Abandoned by her mother as a small child and adopted as a daughter of Death and Fortune, Vanja Schmidt knows that no gift is freely given and every debt must be repaid. She grows up alongside Princess Gisele, watching, listening and learning. But a princess and a servant can never truly be friends, and Vanja learns the hard way that she won’t ever gain the respect of the royals she so dutifully serves, nor be free of her otherworldly godmothers who expect her to pledge her allegiance and servitude to one or the other. Wanting mothers and a friend, rather than masters and rulers, Vanja decides to take her future back by stealing Gisele’s charmed life.
Whilst the real Gisele becomes a penniless nobody, Vanja uses the princess’s enchanted pearls to steal her appearance, winning a betrothal to a notorious but sinister Margrave whose marriage proposal has absolutely nothing to do with love. Whilst she pretends to swoon over her intended, in the shadows Vanja leads a double life as a thief, stealing from the nobility to fund her grand escape. With just one heist to go, Vanja unwittingly steals from the wrong target, gaining the wrath of a god who curses her to an untimely end; if she doesn’t make up for all that she’s stolen – riches, faces, lives – within two weeks, she’ll be doomed to turn into jewels, stone by stone, until she resembles the treasure that has driven her to do such devious things.
There’s a saying in the Blessed Empire: Little thieves steal gold, and great ones steal kingdoms, but only one goes to the gallows. I’m not sure I agree. I’ve little interest in kingdoms, but even less in dancing with the hangman. And I’ve gotten very good – great, you might even say – at stealing gold.”
A sparky reimagining of Goose Girl, the German fairytale by the Brothers Grimm, Margaret Owen’s Little Thieves is perhaps one of the most surprising novels I’ve read this year. Not only because it wasn’t really on my radar, but also because it was so much more than I was expecting. Rooted in Germanic culture and fables, it’s a story of thieves and princesses, of nobles and gods, and of learning to let your guard down with the people who deserve it, whilst keeping your enemies close enough to kill them before they kill you. The whole book has a gleefully irreverent tone that draws readers into Vanja’s unjust world and her plight to escape unscathed. She’s such a scrappy, sharp-witted, calculating and self-serving central character but you love her for all those qualities; moreover, her motivations, whilst not always right, are easy to understand and justify.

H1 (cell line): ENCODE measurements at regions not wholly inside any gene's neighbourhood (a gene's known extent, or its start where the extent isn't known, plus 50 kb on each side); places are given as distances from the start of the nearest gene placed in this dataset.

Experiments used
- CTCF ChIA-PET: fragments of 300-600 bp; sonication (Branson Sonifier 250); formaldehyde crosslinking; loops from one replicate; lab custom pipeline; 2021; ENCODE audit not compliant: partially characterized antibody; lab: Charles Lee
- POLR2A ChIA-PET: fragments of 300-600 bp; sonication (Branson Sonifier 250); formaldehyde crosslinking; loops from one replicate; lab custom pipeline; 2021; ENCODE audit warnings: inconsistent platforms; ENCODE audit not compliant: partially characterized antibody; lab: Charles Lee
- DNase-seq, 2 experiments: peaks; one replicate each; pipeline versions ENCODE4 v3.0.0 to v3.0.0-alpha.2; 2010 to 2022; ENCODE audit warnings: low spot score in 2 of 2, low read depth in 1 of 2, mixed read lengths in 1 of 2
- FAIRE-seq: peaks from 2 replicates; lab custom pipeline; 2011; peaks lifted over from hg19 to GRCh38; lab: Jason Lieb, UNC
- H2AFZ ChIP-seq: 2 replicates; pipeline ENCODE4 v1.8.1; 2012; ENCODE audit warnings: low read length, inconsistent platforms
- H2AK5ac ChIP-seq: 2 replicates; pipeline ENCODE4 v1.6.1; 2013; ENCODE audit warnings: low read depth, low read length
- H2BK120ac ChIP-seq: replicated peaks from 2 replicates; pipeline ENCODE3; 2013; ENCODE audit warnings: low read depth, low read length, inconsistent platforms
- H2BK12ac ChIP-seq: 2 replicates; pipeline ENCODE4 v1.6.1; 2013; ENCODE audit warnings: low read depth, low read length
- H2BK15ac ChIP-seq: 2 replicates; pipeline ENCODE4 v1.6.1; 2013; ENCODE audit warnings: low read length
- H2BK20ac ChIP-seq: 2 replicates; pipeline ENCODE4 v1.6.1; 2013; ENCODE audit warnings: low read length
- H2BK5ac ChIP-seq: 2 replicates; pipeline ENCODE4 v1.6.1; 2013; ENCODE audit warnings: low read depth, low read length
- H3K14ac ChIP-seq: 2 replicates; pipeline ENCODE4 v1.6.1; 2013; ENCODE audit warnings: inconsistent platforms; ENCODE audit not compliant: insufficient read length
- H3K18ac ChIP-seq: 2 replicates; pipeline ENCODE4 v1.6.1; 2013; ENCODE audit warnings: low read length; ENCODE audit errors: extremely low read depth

Little Thieves is rich with detail, charm and zippy dialogue, but it’s the motley cast of characters, some of them hunting Vanja and some of them trying – with little success or thanks – to assist her, who make this such an entertaining and page-turning read. Aside from Vanja and Gisele, who understandably isn’t in any hurry to forgive the former-maid, once-friend who stole her identity, the characters who truly shine here are Emeric Conrad, an overeager, by-the-books junior detective seeking the elusive jewel thief, who also has a few secrets up his own sleeve, and Ragne, a feral shape-shifting half-god entrusted as Vanja’s guardian. These characters are beautifully written and fleshed out, with a loyalty that perhaps isn’t always deserved, but helps to endear them to readers even more.
Margaret Owen packs so much into Little Thieves; there’s magic, curses, duplicity, uneasy alliances, thorny truths and wicked lies, with the delightful tendrils of potential romance curling around the characters, making their missions and motives even more complicated. Throw into the mix a beastly villain who’s easy to detest from the moment he appears on the page and Little Thieves really does have all the elements for a truly memorable fantasy fable. It’s a book for anyone who loves classic fairytale retellings with heart-stealing characters and a thrilling cat-and-mouse adventure at its core.
Little Thieves is published by Hodder & Stoughton on 19 October 2021